35 T. Marshall L. Rev. 139 (2009-2010)
No Training Required: The Availability of Emotional Support Animals as a Component of Equal Access for the Psychiatrically Disabled under the Fair Housing Act

handle is hein.journals/thurlr35 and id is 143 raw text is: NO TRAINING REQUIRED: THE AVAILABILITY OF
EMOTIONAL SUPPORT ANIMALS AS A
COMPONENT OF EQUAL ACCESS FOR THE
PSYCHIATRICALLY DISABLED UNDER THE FAIR
HOUSING ACT
CHRISTOPHER C. LIGAITI*
Discrimination saps people's strength and their ability to struggle
through each day-hence causing the very depression, hopelessness,
anxieties, and   suspicions  that  become   the  basis  for  further
discrimination. Laws that prohibit . . . this discrimination have been
passed; it is up to all of us to learn them, understand them, take them
seriously, and enforce them.
INTRODUCTION
With the passage of the Fair Housing Amendments Act of 1988,2
Congress created a right for disabled persons to live in the housing of their
choice. In the years since, many disabled individuals have fully asserted
this right and when denied housing or reasonable accommodations, sought
recourse through both private suits3 and the Department of Housing and
Urban Development's (HUD) administrative enforcement mechanism.4
Despite this, disabled individuals, in particular individuals disabled by
* Attorney Advisor, United States Department of Housing and Urban Development,
Boston, MA; Legal Research and Writing Instructor, New England School of Law; B.A.,
George Washington University, 2004; J.D., New England School of Law, 2007. The author
wishes to thank all those who encouraged the research and writing of this article and all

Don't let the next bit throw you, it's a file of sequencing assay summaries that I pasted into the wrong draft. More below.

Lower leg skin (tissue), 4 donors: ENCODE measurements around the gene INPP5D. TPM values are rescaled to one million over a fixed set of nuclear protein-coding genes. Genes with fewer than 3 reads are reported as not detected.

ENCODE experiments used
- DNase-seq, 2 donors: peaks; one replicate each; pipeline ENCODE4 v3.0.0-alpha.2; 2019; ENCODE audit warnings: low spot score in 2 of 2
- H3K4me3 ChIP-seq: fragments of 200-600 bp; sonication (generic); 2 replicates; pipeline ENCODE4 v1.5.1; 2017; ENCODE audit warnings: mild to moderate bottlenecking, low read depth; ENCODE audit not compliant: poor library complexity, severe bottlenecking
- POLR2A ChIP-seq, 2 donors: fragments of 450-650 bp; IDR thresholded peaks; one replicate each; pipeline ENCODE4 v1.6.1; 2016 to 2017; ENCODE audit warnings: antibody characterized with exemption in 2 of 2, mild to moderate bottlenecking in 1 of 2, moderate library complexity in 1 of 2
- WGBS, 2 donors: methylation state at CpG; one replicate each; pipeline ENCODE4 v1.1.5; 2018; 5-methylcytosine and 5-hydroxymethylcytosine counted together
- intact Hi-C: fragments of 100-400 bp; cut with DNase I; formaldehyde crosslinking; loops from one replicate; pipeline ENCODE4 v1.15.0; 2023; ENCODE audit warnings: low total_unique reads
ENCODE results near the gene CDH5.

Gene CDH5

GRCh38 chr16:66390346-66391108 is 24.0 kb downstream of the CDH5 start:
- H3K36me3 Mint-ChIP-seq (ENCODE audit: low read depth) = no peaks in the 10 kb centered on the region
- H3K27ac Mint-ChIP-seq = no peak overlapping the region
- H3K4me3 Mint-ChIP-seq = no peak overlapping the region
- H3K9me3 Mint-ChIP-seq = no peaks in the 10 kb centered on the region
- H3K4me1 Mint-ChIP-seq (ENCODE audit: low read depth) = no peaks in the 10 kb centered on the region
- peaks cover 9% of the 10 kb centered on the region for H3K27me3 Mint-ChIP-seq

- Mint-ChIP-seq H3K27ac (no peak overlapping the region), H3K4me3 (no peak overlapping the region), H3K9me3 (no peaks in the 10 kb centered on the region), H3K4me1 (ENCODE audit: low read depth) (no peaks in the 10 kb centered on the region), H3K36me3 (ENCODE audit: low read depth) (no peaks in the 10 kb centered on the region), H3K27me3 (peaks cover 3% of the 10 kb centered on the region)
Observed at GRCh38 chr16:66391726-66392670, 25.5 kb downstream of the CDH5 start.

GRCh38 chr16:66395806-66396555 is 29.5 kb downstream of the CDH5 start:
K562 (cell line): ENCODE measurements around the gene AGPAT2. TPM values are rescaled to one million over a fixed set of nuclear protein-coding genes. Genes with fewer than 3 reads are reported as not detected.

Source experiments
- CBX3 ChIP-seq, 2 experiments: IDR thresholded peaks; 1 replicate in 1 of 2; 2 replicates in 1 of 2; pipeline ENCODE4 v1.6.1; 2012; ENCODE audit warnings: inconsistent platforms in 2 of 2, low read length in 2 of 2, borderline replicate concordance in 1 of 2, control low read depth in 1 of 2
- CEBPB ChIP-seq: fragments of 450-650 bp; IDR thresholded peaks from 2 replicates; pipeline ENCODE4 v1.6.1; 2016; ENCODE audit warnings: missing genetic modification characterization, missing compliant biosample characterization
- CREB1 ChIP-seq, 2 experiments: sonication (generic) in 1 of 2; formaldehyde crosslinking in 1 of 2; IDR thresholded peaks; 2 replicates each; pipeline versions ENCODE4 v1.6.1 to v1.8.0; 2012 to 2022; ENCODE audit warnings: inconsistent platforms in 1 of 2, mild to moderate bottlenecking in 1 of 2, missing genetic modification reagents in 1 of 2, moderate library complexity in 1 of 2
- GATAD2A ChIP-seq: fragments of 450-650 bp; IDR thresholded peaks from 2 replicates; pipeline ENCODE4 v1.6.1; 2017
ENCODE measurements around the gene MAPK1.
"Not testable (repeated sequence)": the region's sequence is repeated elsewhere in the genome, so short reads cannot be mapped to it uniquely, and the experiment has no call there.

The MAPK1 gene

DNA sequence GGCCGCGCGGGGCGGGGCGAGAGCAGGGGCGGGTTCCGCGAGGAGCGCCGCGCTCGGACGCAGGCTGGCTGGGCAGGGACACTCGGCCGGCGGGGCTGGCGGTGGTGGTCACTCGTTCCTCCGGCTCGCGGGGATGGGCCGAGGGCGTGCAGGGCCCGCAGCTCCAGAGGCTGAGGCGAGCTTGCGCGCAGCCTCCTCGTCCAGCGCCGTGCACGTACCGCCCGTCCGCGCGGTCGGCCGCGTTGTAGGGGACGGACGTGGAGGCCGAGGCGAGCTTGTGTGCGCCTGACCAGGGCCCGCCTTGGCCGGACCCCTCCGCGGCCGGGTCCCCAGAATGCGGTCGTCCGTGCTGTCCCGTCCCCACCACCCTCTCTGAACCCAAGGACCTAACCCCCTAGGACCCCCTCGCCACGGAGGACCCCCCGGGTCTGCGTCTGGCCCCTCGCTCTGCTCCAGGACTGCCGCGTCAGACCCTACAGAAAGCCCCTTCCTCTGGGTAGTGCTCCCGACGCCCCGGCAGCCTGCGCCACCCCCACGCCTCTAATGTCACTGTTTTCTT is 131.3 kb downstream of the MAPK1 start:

those who provided valuable assistance by commenting on the manuscript. The views or
opinion professed within this article are of the author only and in no way the official
policies, opinion, or views of the United States government or any department thereof.
1. SusAN STEFAN, UNEQUAL RIGHTS: DISCRIMINATION AGAINST PEOPLE WITH
MENTAL DISABILITIES AND THE AMERICANS wITH DISABILITIES ACT, at xv (2001).
2. Fair Housing Act, Pub. L. No. 100-430, 102 Stat. 1620 (1968) (codified in
scattered sections of 42 U.S.C.  3601-3619).
3. Fair Housing Act, 42 U.S.C.  3613 (2009).
4. Id.  3610-14. Individuals or organizations are able to bring allegation of
discrimination to HUD through an administrative process. Id. at  3610. Upon HUD's
determination that there is reasonable cause to believe a violation of the Fair Housing Act
has occurred, the Department will issue a charge. Id.  3610(g). After issuing such a charge
both complainants and respondents have twenty days to elect to have the case decided in a
civil action in federal court. Id. at  3612(a). If no such election is made, the case stays
within the administrative process and a hearing is conducted by an administrative law judge
within 120 days following the issuance of the charge. Id. at  3612(g).

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